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Leg rig

“Leg rig” by Michael Futcher
After a lot of experimentation I came up with this rather good leg rig, so I thought I’d share it with you. This tutorial assumes you know the basic Blender interface, but little else. This a good tutorial to learn about bones and armatures. If you’re an experienced Blenderer, this is still a good foot-rig: you can just follow the pictures and the text.The bones thigh and shin are connected, as are the bones foot and IK_heel. The bones “toe” and foot are parented to the bone IK_foot.Place the 3D cursor at point A, press space, and select Add >> Armature. You automatically go into edit mode – stay there. Press G (grab) to arrange the bone “thigh”. Press E (extrude) and arrange the bone shin.Place the 3D cursor at point B, press space, and select Add >> Bone. Press G (grab) to arrange the bone toe. Then create and arrange bone “foot” in the same way, and extrude bone IK_heel.Then place the 3D cursor at point C and create the bone IK_foot.Next, name a few of the bones. You only really need to name IK_foot and IK_heel. Press F9 for the editing panels. Select the bone that I call IK_heel, click where it says BO:Bone.004 and replace the name Bone.004 with the name IK_heel. Then do the same with the bone IK_foot.
Blender names are case-sensitive, so make sure you use the same capitals. You don’t really need to do this, but it makes the next section easier if the bones have names, not just numbers. If you like, you could name all the bones.Another good idea, that I’ve completely missed out here, is to give all the bones in the left arm and leg names that end in .L , and all the bones in the right arm and leg the same names, only ending in .R . This will allow you to copy poses from one side of the body to the other.Anyhow, back to the tutorial. Select the bone toe and where it says child of click the blank drop-down menu and select IK_foot. Don’t click the Co button. You have just parented the bone toe to the bone foot but not connected them. If you move the bone IK_foot in pose-mode (which you use to pose bones for animation) the bone toe will move as well. If you select the bone shin you notice it is the child of bone Bone (or thigh if you bothered to name all the bones and yet didn’t come up with your own names for them) and, as the Co button is selected, they are connected. This is because you created it by extruding from the previous bone.Now, select the bone I call foot, and parent it to the bone IK_foot.While you’re here, make sure the button Automatic IK is not selected. I’ll explain what IK is in a moment.Put an IK solver on the bone shin, IK’ing it to the bone IK_heel.Now, select pose mode from the drop-down menu at the bottom of the 3D window. Select the bone I call shin, and press Add Constraint. Where it says OB: type the name of the object, and where it says BO: type the name of the bone. Unless you renamed the armature object, or have more than one object in the scene, type Armature in the OB: box, and type IK_heel in the bottom box, unless you named the bone something else. recommendation:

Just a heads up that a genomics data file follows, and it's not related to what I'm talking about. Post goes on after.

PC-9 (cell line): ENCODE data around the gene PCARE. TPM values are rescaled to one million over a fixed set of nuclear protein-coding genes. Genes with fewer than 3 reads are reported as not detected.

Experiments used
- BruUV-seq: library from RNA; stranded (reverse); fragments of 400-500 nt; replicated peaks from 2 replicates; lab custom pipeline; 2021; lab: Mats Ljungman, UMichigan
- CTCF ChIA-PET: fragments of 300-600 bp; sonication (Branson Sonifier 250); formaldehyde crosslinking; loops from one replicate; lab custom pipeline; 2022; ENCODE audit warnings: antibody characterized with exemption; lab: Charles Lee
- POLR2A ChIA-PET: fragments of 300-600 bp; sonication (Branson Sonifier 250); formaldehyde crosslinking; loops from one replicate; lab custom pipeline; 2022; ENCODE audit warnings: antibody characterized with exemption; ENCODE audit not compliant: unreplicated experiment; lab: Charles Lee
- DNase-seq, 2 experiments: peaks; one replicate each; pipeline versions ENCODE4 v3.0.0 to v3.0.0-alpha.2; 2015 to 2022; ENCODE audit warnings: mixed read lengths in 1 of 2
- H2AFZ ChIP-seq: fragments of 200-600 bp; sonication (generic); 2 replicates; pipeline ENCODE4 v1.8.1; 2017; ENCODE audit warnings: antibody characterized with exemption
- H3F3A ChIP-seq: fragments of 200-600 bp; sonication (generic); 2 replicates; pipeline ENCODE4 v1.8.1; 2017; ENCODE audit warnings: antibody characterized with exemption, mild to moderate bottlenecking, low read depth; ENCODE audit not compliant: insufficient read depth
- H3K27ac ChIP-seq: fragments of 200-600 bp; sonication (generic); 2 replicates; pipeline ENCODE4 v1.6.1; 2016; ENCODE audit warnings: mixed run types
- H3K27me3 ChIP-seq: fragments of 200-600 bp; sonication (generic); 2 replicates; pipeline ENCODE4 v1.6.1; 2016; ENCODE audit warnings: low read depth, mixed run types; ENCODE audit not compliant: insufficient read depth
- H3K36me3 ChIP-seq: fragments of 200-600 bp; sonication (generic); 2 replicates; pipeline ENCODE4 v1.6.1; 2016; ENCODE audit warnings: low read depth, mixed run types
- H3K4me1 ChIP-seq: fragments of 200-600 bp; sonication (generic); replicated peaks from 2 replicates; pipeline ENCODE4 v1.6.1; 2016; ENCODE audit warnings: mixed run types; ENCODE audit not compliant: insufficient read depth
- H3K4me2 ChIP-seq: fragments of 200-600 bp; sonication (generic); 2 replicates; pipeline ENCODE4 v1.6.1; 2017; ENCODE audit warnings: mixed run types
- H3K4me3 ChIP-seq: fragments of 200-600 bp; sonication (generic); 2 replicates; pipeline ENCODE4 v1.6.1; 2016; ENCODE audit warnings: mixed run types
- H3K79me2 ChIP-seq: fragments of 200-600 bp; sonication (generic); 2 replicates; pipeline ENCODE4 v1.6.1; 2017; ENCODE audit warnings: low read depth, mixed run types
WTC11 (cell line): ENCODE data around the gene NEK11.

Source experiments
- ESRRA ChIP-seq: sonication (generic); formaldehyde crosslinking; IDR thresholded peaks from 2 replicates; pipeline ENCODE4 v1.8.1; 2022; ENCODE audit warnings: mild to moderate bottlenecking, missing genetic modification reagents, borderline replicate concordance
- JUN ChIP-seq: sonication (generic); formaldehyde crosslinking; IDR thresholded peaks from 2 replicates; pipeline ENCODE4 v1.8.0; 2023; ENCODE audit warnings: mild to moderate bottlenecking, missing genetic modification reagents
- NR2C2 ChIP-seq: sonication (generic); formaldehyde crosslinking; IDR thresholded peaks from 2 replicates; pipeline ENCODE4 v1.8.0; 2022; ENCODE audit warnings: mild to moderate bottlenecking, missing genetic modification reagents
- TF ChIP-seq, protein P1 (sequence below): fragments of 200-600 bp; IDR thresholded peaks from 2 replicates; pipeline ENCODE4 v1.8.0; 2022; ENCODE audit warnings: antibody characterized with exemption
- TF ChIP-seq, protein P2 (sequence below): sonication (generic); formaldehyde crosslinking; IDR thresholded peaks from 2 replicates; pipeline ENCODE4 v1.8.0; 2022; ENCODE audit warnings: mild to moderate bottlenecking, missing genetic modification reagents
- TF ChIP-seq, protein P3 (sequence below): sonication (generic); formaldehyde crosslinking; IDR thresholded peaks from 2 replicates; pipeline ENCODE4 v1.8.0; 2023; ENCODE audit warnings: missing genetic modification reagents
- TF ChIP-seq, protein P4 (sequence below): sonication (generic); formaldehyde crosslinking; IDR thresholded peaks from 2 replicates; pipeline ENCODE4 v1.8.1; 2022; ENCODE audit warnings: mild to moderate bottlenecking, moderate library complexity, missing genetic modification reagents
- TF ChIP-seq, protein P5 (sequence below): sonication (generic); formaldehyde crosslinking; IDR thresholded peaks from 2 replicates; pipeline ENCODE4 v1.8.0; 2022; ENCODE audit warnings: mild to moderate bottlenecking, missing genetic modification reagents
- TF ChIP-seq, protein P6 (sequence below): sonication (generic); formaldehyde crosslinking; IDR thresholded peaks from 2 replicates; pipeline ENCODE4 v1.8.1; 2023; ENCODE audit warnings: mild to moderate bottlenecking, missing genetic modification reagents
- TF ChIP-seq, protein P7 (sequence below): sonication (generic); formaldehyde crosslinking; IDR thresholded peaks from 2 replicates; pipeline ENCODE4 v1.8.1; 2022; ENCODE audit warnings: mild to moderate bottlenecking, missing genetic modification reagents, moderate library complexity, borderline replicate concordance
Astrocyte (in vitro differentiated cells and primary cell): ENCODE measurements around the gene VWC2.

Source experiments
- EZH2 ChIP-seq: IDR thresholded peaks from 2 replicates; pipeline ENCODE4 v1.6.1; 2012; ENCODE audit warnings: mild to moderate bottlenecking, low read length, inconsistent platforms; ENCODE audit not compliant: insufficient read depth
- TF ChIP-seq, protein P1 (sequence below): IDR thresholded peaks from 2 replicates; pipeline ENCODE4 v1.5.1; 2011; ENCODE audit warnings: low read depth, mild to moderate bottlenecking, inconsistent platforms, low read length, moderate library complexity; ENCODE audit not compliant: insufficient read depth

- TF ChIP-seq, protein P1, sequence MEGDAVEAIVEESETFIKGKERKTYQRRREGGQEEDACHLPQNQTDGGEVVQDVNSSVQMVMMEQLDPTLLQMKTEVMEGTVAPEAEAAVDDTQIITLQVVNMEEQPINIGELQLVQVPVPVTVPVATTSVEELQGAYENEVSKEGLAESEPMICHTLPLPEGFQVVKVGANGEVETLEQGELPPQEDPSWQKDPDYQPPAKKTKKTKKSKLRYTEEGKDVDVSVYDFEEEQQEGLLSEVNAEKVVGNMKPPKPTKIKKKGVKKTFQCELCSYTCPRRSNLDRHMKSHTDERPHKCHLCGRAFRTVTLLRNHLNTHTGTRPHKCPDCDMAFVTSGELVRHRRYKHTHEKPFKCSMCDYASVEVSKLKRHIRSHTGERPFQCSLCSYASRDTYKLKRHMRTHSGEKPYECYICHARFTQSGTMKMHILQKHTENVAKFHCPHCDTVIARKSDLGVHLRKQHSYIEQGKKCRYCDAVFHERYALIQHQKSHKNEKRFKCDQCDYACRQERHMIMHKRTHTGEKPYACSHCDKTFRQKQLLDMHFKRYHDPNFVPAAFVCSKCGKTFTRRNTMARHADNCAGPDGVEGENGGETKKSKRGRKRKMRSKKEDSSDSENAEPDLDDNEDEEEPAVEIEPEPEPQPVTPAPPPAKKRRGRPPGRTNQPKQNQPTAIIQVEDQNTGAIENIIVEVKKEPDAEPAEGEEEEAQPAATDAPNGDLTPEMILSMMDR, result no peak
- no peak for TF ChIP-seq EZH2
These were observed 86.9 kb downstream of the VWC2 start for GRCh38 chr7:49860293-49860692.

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The leg bones move! IK stands for Inverse Kinematics and is a method by which you can position (for example) the hand and the shoulder, and the computer will automatically position and bend the elbow accordingly. In this case, the computer will automatically position the bones thigh and shin to reach the bone IK_heel. I assume the name Inverse Kinematics makes sense if you know the maths behind the process. Education is an important features that can alone to inspire you to push your kids up into playing these nice educational online site friv games. But one another important thing, which can not be forgotten, is the opportunity to control your child.

The rig is finished!

To use it move the bones IK_foot and Thigh and let the IK do the rest. But what’s good about this particular rig is…
You can create this pose by rotating the bone IK_foot…
…and you can create this pose by rotating the bone foot…

…and the foot won’t slide. You can pull the foot clean off the leg, so you’ll have to be a little careful when animating it.

(c) Michael Futcher,

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